Monday, January 15, 2018

AMS Austin

I attended the American Meteorological Society Annual Meeting 2018 in Austin, Texas last week.  I was there Sunday until Thursday and I'm afraid if I let the semester start before I take some time to process the trip, I might forget all of the great things I learned.

I flew out early Sunday morning and not only was everyone on my bus going to AMS from Boulder, but we joined even more of them on the plane to Austin.  It was great seeing an old professor I used to TA for, a good friend, and I even sat next to an old student.  My friend Keren and I were at the same hotel and went and grabbed some smoked brisket tacos at Cedar Door. 

The first highlight was a fantastic talk by Richard Alley Sunday afternoon, the Presidential Forum, titled "Transforming Communication in the Environmental Sciences:  Some thoughts from a reluctant participant."  Richard pointed out how old the science of climate change is compared to that of the science of your smart phone. 

Sunday night was the student poster conference from 6-8 and three students from MSU Denver presented, one of which did her research under me.  Her title was, "Analyzing the frequency of high amplitude wave patterns and their relationship with extreme weather events in the U.S."  We used NCEP/NCAR reanalysis data since 2048 and calculated the waviness by finding the sinuosity.  We looked for seasonality and trends and found a very insignificant 1% increase in sinuosity.  Weather patterns had become more stagnant, though, particularly in the winter. 

Because I had a late lunch, I started what would become a theme-- no sit-down meal, but a protein shake from the grocery store for a really late dinner. 

Monday I attended some talks on the Atlantic Meridional Overturning Circulation bright and early.  By 10:30 I had made my way to literally the furthest room from where I had started to hear Richard Alley speak about glaciology using an excellent pancake analogy, a potato chip analogy, and a flying buttress analogy.  He discussed how he contributed some knowledge about these cliffs of ice calving to the glacier modelers.  Of course this is extremely complex, but his talk was really about trying to understand the low-probability, but high impact of extreme sea level rise due to Antarctic ice loss. 

I was in for a real treat, the next speaker was Lonnie Thompson, speaking about ice cores in the Himalayas.  I read a great book about Lonnie a while back called "Thin Ice."  Of course I had to miss the last 5 minutes to run back across the entire conference center, down 4 flights of stairs, go across the street and up 6 flights for another climate variability talk on hemispheric waviness by Jessica Taheri and Jon Martin.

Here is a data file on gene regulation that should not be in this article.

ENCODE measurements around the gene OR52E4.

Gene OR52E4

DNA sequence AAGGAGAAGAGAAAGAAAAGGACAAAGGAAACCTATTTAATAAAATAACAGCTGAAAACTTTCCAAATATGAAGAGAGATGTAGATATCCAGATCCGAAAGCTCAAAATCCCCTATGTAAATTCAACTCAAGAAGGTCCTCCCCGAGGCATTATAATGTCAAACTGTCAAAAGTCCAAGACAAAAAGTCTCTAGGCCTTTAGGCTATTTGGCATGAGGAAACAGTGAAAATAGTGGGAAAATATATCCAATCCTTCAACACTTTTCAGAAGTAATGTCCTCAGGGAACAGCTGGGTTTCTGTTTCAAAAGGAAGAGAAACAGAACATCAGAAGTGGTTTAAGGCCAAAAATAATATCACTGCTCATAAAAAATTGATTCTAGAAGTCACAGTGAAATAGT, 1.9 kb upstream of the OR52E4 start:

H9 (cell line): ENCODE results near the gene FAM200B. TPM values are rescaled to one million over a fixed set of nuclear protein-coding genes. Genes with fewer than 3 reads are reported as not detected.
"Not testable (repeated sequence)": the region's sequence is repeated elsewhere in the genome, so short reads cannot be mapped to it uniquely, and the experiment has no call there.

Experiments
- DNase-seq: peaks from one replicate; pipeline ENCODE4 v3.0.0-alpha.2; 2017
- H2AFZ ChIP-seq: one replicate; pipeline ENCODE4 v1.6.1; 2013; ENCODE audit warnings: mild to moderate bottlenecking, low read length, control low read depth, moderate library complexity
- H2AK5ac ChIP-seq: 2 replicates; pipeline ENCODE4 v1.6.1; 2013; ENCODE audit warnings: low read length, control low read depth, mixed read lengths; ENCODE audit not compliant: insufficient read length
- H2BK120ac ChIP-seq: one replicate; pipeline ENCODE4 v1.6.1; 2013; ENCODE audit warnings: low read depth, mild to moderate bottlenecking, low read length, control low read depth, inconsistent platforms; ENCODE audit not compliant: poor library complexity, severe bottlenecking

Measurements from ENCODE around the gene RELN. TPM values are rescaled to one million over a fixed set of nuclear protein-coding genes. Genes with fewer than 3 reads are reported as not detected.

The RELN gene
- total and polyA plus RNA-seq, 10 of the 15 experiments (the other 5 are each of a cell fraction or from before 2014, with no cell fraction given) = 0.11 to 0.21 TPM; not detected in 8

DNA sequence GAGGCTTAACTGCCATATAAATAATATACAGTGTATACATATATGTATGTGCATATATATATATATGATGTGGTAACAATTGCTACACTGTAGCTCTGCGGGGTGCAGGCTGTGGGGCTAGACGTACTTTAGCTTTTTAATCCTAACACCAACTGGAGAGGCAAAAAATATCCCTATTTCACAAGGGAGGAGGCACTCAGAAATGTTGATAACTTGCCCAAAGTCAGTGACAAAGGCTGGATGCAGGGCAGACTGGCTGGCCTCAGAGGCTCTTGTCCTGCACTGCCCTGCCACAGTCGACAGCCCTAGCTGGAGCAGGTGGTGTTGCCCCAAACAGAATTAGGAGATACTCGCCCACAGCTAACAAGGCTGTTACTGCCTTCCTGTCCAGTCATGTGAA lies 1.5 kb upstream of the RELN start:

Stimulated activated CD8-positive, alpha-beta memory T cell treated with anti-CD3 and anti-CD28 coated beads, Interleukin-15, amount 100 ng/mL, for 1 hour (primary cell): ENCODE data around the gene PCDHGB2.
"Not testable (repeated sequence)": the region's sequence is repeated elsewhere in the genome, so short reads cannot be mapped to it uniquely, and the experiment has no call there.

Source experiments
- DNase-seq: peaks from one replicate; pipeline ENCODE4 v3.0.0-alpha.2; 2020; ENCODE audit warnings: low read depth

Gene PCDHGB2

Lunch time rolled around and there was another presidential forum, this time on the 2017 hurricane season.  At this point I was glad I had a granola bar and some other snacks in my bag because this 90 minute session was riveting and there was no way I was leaving for lunch.  The moderator was Marshall Shepherd, head of NWS Louis Uccellini, Response, Recovery and Future Mitigation by
Tony Robinson, Flooding Impacts from Hurricane Harvey by Jeff Lindner, Communication Challenges and Best Practices by John Toohey-Morales, Storm Surge Communication and Impacts by Jamie R. Rhome, Impacts from 2017 Season in Puerto Rico by Ada Monzón, and Connections to Climate and Future Research Opportunities by Kerry Emanuel. The video below starts with Ada's talk, which had me in tears when she spoke about Maria's impact on Puerto Rico and all of her outreach. I've started the video below on her talk, although you can scoot back to the others as well if you'd like. The whole 90 minutes are well worth watching.

After this was the session on the Climate Science Special Report.  One of the themes of this session is for a 66% chance of preventing 2 degrees C global warming, we must stay below 800Gt carbon.  If we assume a pathway of 4.5W/m2, which is less than the path we are currently on (we're on the RCP path 8.5), that means we have 20 years before we have to stop entirely.  More at  This session closed with good information on blocking patterns and jet stream patterns from Judith Perlwitz and more from Patrick Taylor. 

I then headed to the poster session where alum Katie Steinmann was presenting a poster on her Master's research and fellow professor Rich Wagner was presenting on his GLOBE project.  The poster session had ice cream and popcorn, which was very welcome after only snacking for lunch.  The Exhibit hall opened at 6 and I got a call from a friend who was ill in Austin and needed some help.  I finally got to eat my first meal of the day at 8:30, again at Cedar Door, with friend Katie.